private void OnWorkItemChanged(object sender, PropertyChangedEventArgs e)
    {
        // Modify existing item in internal collection
    }

As gehho explained, it sounds like you are not using the Grid class as originally intended, although you may be too far into development to want to start over at this point. Classes derived from Panel are actually intended only to visually draw/arrange their children, rather than manipulating and enhancing them. Check out ItemsControl and the WPF Content Model to learn more.

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Josh, thanks for this. In the collectionchanged event, I cannot add to the internal collection of workitems, because .NET doesn't allow that. I think what you meant here is to add the controls to the grid's Children collection. –  John May 7 '10 at 7:58
1  
No, actually I meant add it to YOUR collection + the grid's Children collection or etc. I am not sure exactly how your control works, but it is obvious that you are doing work to manage some collection of items. Based on your comment, it sounds like you are managing the Grid.Children collection, so yes, add it there. –  Josh G May 7 '10 at 12:03
    
Ideally you would take an ItemsControl (or possibly a custom child class from it, not sure without better understanding your problem), and you would set the WorkItems as the children of the ItemsControl.You would then use an ItemsPanelTemplate to display the items on a Grid. You would use a DataTemplate to generate the actual visuals for the work items. DataBinding on the item template control , the container control (generated by the ItemsControl), and the Grid would allow items to be drawn in their correct places. –  Josh G May 7 '10 at 12:16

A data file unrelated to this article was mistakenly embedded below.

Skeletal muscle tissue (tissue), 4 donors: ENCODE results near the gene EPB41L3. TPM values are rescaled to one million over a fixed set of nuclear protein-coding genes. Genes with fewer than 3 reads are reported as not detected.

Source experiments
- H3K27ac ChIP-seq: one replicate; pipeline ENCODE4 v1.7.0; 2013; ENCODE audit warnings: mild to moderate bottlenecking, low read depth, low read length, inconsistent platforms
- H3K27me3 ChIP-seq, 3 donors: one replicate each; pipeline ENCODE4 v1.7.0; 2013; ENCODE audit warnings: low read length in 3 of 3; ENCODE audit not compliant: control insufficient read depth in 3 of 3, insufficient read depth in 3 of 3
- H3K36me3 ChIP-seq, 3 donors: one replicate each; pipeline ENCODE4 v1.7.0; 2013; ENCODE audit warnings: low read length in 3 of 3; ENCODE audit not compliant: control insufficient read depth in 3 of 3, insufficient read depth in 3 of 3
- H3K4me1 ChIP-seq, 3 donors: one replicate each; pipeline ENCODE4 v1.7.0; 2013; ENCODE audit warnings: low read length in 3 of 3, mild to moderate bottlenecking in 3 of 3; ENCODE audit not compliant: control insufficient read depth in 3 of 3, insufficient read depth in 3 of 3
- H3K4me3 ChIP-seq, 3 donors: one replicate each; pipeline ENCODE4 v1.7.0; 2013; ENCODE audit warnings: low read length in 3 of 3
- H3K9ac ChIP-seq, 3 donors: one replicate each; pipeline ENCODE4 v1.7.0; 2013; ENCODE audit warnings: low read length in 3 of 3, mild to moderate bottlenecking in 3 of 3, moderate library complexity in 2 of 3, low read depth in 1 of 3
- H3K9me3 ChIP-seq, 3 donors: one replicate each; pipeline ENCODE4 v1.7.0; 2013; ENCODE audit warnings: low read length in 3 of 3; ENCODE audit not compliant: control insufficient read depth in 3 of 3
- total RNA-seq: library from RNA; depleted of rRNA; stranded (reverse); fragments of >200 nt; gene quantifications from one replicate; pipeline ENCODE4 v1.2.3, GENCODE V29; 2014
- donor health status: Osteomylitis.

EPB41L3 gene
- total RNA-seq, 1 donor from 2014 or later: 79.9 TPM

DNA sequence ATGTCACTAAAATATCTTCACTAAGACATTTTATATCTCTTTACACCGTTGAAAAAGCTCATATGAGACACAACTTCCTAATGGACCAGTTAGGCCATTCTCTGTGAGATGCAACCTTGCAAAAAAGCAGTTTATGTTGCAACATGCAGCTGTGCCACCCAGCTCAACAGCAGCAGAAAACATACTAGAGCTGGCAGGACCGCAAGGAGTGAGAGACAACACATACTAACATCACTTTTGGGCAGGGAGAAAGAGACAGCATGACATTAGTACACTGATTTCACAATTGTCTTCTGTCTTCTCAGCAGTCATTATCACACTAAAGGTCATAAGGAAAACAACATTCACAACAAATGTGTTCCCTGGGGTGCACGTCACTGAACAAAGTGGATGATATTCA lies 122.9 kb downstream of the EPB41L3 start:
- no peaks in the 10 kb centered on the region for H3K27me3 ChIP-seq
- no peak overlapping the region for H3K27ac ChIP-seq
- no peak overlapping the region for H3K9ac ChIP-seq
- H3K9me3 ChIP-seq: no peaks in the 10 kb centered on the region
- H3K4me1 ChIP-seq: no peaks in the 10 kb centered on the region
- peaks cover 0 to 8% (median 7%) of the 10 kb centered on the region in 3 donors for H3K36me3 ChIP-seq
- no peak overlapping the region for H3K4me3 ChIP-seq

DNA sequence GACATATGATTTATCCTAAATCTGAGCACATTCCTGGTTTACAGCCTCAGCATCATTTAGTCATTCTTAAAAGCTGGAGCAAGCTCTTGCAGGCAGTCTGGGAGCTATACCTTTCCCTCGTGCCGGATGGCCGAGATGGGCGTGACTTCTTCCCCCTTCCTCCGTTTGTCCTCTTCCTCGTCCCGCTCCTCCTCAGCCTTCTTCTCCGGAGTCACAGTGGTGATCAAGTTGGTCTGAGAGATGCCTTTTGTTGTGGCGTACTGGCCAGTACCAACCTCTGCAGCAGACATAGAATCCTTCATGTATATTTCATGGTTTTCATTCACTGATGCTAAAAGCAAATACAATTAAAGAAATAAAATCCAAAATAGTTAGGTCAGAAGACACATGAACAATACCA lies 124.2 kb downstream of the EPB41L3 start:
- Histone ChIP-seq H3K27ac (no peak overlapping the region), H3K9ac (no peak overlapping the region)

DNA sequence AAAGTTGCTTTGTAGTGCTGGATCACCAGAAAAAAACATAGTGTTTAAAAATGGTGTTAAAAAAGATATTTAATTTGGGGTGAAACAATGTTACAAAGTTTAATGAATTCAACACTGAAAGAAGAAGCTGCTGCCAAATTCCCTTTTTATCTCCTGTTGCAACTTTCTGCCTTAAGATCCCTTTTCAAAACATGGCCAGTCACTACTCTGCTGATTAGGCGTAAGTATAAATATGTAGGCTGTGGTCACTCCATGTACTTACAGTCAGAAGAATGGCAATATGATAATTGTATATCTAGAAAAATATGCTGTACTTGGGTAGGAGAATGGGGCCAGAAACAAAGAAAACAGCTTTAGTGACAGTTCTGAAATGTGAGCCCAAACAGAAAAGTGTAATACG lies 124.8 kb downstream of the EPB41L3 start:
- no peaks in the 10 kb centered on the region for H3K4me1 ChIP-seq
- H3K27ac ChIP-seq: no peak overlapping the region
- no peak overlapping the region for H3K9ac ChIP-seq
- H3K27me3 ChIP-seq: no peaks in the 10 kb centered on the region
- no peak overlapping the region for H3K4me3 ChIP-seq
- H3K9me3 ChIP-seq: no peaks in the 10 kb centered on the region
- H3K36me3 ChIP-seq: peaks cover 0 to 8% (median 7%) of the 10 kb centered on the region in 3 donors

Thanks Josh, your suggestion solved our problem. It works as intended! –  John May 12 '10 at 9:51

Sorry, I have no solution to your concrete custom Grid problem, but I only have a suggestion how you could do it easier (and, I suppose, how it is meant by the WPF designers). Actually, a Grid is not a control to arrange items. It is a Panel which arranges Controls. So, I suppose, this is (one of) the reason(s) why you are getting into trouble with your solution.

What I would use instead, is an ItemsControl (e.g. a ListBox) with a Canvas as ItemsPanel.

<ListBox ItemsSource="{Binding WorkItemsProperty}">
    <ListBox.ItemsPanel>
        <ItemsPanelTemplate>
            <Canvas IsItemsHost="True"/>
        </ItemsPanelTemplate>
    </ListBox.ItemsPanel>
</ListBox>

Now, you define appropriate properties in your WorkItem (or WorkItemViewModel) class like XPos and YPos which will be databound to the Canvas.Left and Canvas.Top properties like this:

<Style x:Key="WorkItemStyle" TargetType="{x:Type ListBoxItem}">
    <Setter Property="Canvas.Left" Value="{Binding XPos, Mode=TwoWay}"/>
    <Setter Property="Canvas.Top" Value="{Binding YPos, Mode=TwoWay}"/>
</Style>

You can then use this item style by assigning the ItemContainerStyle property of the ListBox:

ItemContainerStyle="{StaticResource WorkItemStyle}"

I do not know how to implement the drag and drop stuff because I have never done that, but obviously you have already done it for your custom Grid, so it should not be a big problem to use it in a ListBox as well. However, if you update the properties of your WorkItem, it should automatically reposition the element. Also, if you add/remove an item to/from your collection (WorkItemsProperty), it will automatically be added/removed because the ListBox is data-bound to the collection.

You might have to change your WorkItemStyle depending on your scenario. For example, if the ListBox is resized at runtime, you might have to make the positions relative to the container's (Canvas') size. Therefore, you would need a MultiBinding instead of the simple Binding. But that's another story...

Now, it is your decision whether you can still move to this approach or whether your Grid is almost finished and you are not willing to change. I know it is hard, but in my eyes, the above approach is the cleaner (and easier!) one!